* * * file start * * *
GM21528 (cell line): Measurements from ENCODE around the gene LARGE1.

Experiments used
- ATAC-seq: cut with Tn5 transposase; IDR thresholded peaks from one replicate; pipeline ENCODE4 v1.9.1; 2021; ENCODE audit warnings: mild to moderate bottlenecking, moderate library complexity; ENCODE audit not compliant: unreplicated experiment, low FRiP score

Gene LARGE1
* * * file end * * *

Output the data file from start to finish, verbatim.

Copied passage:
GM21528 (cell line): Measurements from ENCODE around the gene LARGE1.

Experiments used
- ATAC-seq: cut with Tn5 transposase; IDR thresholded peaks from one replicate; pipeline ENCODE4 v1.9.1; 2021; ENCODE audit warnings: mild to moderate bottlenecking, moderate library complexity; ENCODE audit not compliant: unreplicated experiment, low FRiP score

Gene LARGE1